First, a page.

Freedom of expression online
|Author:||Kettemann, M. C., & Benedek, W.|
|Published in:||Mart Susi (Ed.), Human Rights, Digital Society and the Law. A Research Companion. (pp. 58–74). London, United Kingdom: Routledge.|
|Type:||Book contributions and chapters|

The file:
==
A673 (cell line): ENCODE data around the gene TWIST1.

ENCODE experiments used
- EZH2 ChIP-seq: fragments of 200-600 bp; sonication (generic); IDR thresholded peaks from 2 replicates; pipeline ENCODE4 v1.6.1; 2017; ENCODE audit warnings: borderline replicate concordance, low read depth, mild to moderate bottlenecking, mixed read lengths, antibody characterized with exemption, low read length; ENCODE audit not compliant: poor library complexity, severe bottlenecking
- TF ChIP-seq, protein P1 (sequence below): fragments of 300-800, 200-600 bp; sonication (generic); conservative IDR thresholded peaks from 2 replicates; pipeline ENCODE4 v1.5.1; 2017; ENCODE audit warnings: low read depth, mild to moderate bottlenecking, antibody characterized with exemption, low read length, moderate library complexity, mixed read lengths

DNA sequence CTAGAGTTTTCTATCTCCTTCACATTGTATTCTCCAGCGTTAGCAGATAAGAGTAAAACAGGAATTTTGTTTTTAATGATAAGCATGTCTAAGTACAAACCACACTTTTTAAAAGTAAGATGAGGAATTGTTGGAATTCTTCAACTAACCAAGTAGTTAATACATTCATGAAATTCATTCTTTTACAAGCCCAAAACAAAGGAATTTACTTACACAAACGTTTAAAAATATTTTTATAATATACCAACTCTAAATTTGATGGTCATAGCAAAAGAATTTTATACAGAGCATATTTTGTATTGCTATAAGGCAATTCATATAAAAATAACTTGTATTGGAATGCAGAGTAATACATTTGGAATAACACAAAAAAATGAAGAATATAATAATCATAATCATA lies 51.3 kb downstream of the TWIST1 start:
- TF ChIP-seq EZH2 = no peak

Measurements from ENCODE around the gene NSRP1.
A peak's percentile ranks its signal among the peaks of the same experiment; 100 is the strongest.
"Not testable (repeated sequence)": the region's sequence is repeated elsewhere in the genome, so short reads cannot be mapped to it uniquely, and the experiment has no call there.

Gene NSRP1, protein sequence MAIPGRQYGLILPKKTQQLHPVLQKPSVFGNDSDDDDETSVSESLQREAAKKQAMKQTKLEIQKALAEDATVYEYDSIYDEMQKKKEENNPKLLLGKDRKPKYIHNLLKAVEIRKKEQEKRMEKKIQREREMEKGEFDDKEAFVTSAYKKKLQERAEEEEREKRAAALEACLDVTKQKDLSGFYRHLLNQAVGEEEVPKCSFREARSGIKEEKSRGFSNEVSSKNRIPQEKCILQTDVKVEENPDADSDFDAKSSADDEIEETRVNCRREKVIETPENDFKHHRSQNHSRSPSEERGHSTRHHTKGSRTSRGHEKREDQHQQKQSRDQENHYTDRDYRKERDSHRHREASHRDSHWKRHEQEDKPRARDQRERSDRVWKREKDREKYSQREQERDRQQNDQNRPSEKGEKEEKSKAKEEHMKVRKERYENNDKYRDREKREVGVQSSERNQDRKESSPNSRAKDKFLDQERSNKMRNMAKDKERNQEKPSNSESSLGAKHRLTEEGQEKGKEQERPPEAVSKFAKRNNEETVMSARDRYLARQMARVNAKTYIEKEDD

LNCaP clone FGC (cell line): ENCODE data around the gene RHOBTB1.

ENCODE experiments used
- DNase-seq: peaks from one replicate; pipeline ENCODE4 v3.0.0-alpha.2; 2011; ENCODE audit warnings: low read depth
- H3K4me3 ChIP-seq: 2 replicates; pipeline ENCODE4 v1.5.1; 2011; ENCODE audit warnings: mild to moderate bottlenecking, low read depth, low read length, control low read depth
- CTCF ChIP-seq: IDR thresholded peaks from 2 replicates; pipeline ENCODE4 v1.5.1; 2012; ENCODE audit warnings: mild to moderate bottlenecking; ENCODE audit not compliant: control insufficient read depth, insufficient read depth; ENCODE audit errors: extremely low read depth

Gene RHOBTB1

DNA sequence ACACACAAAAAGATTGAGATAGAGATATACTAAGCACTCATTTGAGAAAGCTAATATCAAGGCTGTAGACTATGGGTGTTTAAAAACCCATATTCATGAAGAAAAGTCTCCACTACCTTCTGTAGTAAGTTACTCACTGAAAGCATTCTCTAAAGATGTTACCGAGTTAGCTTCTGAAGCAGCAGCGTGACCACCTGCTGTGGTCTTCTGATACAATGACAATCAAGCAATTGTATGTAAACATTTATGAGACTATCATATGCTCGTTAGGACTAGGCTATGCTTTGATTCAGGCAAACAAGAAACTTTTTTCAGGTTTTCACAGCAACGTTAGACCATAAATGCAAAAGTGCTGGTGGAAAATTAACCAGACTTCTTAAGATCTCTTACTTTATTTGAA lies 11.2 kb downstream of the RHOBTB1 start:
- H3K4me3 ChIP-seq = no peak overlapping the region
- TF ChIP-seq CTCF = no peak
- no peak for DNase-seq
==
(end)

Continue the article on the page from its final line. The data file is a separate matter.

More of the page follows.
States have a duty to protect their citizens with regard to the Internet (and regarding their online activities, including the exercise of freedom of expression). In so doing, they are obliged to protect them from the activities of third parties as well, be they other individuals or companies. Tech companies, too, including social networking platforms, have a corporate social responsibility to respect human rights within their sphere of influence, which – on the Internet – is growing rapidly as the majority of relevant communicative acts takes place in private spaces. The special role of intermediaries is another challenge for regulating the Internet. As the majority of online spaces lies in private hands, it is private law that prima facie frames many norm conflicts online. When states react belatedly through laws or judgments, these may lead to over-blocking or legal conflicts between competing jurisdictions.